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For the love of art: non-art majors excel as Dana Tupa guides them past “Please don’t make me draw”
JU student artwork "Ode to a Wife." Lowfire Sgraffito Box, by William Tirado

For the love of art: non-art majors excel as Dana Tupa guides them past “Please don’t make me draw”

Division of Visual Arts Chair Dana C. Tupa wanted to jolt her non-art students into getting past their fears and tapping into their creativity in her Underglaze Carving Ceramics class.

What better way than to have a colleague in the division learn the fine details of an unfamiliar art form right in front of them in class?

Nick McNally, Assistant Professor of Illustration, was more than willing. The “Quality Marks” project was born – and Tupa saw the confidence bloom in her students with a quickness and degree she’d never seen before.

Dana Tupa and Nick McNally demonstrate mark making in Tupa’s art class.

“I sometimes see in my non-art majors that perhaps at some point in life they were discouraged,” Tupa said. “But I believe every human is creative. It can get switched off or redirected, however. And with the non-art majors, I often hear ‘I can’t,’ or ‘Please don’t make me draw.’”

The ceramics professor has collaborated on 30 art-based projects at JU, but a forum last semester in which College of Fine Arts artists joined together to discuss their professional methods and motivations with students provided the seed for her idea of a joint “live” effort done before a class.

Tupa is known for continually challenging the concept of media-specific technique with collaborative experiences aimed at broadening boundaries and crossing borders. As part of the class, Tupa joined with McNally to see what developments could be made when students were introduced to separate-yet-equal artistic skill sets for pictograms.

And, to drive the point home of creating joy and inspiration from working together, Tupa had McNally, a natural storyteller and admitted ponderer of historical tales, practice the ceramic technique of “sgraffito” that he’d been recently learning from her – right in front of her students’ eyes.

Contemporary sgraffito is the carving away or removal of coats of colored clay slips from leather-hard clay forms, Tupa said. A pointed tool or small metal loop is used to reveal layers beneath the colored surface.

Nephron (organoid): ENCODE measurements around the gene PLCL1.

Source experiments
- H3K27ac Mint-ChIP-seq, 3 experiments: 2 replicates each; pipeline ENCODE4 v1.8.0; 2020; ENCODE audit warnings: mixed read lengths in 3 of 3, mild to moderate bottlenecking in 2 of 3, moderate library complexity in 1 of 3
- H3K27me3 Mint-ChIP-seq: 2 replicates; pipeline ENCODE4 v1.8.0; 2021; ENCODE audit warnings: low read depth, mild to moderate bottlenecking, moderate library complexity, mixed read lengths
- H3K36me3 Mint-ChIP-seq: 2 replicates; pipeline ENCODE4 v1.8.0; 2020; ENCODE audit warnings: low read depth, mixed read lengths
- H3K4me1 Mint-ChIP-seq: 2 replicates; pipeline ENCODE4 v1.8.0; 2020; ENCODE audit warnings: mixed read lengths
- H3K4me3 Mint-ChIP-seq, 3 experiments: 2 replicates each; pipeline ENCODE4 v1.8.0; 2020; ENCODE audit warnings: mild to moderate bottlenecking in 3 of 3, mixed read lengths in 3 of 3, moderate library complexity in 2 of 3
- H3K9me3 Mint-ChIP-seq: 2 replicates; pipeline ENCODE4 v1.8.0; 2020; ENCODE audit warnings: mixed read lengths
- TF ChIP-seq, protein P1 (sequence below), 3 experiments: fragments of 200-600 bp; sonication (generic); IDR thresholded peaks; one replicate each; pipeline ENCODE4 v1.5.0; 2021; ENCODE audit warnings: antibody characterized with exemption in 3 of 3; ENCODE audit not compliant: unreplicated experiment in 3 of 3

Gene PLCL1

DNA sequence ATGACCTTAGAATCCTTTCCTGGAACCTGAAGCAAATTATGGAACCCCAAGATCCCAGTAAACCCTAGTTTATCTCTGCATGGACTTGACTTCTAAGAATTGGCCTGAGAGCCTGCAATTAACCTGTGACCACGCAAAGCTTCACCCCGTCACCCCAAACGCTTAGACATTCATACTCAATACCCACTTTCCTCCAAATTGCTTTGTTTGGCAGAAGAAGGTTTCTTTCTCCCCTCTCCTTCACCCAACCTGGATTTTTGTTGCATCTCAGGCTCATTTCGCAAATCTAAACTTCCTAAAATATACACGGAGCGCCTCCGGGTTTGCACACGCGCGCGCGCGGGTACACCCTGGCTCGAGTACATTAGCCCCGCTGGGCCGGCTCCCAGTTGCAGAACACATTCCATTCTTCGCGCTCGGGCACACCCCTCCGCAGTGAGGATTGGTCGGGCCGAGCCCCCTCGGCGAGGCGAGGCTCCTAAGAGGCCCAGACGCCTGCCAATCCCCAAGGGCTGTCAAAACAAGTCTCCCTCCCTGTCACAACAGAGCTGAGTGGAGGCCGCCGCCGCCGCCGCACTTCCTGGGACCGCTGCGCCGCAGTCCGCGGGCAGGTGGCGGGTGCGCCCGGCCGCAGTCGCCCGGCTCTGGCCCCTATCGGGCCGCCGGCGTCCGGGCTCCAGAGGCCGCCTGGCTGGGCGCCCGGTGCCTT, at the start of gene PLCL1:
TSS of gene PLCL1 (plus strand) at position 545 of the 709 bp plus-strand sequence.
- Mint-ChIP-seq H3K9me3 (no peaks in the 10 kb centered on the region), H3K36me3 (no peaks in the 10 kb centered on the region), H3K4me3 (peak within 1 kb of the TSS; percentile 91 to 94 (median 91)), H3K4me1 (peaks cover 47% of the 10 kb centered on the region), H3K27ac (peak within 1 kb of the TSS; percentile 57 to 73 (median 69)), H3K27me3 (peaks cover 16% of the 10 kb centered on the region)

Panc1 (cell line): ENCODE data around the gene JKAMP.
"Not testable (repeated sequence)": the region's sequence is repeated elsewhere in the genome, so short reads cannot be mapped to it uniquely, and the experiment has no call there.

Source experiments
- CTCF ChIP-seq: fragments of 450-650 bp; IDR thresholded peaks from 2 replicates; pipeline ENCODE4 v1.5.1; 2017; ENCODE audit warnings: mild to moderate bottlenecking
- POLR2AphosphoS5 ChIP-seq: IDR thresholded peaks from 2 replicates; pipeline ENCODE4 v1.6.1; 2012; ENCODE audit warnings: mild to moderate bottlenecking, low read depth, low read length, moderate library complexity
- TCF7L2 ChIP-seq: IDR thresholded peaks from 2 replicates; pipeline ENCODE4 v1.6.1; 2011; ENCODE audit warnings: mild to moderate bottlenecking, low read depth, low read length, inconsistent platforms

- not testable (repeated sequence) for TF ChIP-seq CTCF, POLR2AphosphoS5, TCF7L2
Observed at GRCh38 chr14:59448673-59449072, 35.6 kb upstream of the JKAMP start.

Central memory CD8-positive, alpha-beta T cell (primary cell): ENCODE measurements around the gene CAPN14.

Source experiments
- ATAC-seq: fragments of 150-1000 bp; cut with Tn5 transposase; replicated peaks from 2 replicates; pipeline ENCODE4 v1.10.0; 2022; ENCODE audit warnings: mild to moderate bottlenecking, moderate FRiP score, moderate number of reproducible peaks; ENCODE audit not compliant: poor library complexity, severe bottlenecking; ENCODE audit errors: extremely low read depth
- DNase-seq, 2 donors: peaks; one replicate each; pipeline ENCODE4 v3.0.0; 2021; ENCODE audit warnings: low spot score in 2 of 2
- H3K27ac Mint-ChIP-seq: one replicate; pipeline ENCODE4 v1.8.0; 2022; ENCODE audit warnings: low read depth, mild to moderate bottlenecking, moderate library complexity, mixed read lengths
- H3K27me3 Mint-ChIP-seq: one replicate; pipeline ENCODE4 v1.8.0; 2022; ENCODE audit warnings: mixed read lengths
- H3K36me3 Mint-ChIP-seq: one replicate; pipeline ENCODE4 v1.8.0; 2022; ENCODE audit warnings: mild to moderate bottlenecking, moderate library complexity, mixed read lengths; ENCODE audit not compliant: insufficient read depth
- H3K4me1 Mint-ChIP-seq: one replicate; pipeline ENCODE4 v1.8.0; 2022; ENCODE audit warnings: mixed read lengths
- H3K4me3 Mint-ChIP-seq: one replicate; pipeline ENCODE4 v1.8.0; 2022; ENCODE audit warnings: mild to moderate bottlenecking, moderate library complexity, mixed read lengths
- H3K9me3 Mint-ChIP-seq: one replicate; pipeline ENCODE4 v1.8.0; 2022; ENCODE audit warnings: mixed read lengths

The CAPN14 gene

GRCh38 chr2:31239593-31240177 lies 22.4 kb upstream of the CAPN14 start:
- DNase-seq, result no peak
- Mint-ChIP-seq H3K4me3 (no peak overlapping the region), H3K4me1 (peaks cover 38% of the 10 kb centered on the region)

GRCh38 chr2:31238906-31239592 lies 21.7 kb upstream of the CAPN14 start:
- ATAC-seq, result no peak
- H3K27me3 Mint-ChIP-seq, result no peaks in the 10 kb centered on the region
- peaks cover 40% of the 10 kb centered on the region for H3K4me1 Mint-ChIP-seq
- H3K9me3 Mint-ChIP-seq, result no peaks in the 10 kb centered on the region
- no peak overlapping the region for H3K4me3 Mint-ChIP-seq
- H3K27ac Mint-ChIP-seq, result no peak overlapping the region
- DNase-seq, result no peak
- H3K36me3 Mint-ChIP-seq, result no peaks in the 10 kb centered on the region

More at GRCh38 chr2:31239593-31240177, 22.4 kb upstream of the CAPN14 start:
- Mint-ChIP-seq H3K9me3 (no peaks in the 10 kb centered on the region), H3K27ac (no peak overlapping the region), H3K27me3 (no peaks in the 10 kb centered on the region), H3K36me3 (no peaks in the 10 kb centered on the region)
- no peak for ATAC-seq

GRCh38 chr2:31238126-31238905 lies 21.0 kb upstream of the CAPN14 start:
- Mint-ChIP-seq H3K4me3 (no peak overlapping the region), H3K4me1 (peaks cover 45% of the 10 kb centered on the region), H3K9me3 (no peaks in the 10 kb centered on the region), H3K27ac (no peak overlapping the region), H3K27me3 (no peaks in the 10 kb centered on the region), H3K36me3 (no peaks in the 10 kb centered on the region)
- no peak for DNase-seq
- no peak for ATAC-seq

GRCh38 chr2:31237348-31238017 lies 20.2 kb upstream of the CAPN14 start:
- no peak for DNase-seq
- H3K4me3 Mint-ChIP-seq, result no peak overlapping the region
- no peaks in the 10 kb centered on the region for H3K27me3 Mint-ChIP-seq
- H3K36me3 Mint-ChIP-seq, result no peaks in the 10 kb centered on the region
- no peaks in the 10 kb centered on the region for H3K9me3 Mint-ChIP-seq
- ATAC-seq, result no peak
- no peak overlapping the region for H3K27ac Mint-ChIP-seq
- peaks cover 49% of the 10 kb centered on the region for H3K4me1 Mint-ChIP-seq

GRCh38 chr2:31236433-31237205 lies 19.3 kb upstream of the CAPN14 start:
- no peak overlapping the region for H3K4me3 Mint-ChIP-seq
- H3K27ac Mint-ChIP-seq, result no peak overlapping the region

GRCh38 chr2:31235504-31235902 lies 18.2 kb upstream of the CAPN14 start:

In Tupa’s words, “sgraffito is neato … it literally means to write or to mark, but originates from calligraphy, beautiful marks. It became a popular form of surface decoration on clay wares in the 1500s.”

Assistant Professor of Illustration Nick McNally practices sgraffito in Division of Visual Arts Chair Dana Tupa’s art class.

McNally, who is in his first year at JU, embraced the challenge, and he agrees there are similarities and differences in the two processes of making marks.

“Working with sgrafitto allowed me to join my illustration experience with a 3D media – a brand new combination for me,” he said.

When the students realized McNally hadn’t done this type of art form before, and that he was learning it, too, they began to become more self-assured, Tupa said.

“They could see he was no different from them, and it was really cool. They were processing the information very quickly, and they could not wait to finish the demo and start doing their own projects.”

Nursing student Rylie Ayles said the collaboration in class was interesting and informative.

“It was neat to watch how an artist took on a new project in front of the class and experienced it for the first time, just like how we will be.”

“During my demo, I was impressed with the students’ questions and comments. They’re an energetic group – eager to learn and eager to get their hands dirty,” McNally said.

Tupa’s first collaborative exchange at JU was with a Marine Science Ichthyology class 11 years ago, and she wanted to share with her students that particular feeling of courage and innovation that comes only when trading expertise and knowledge with others.

JU student artwork “LeafBox,” Lowfire Sgraffito Box, by Olga Nushtayeva.

“Working with Nick was really great because he brought an alternative perspective on mark-making to the table.” Tupa said. “He spoke about the concept as being like a puzzle, where fitting positive shape with negative line would generate a quality stroke and collectively feed students’ narratives.”

Lamar Jackson, Chemistry major, summed up the experience by saying: “This class breaks down the barriers between fear and confidence. Truly an amazing experience.”

What was remarkable to Tupa was the leap in self-assurance and artistic ability the class of non-art majors made.

“I’ve been teaching for over 20 years and this is one of the first times I have experienced such a quick transition from the typical ‘I can’t’ student to the confident ‘Sure-I-can-once-I-decide-what-I-want-to-say’ student,” she said. “I think bringing in Nick’s perspective had something to do with that. They ran with it.”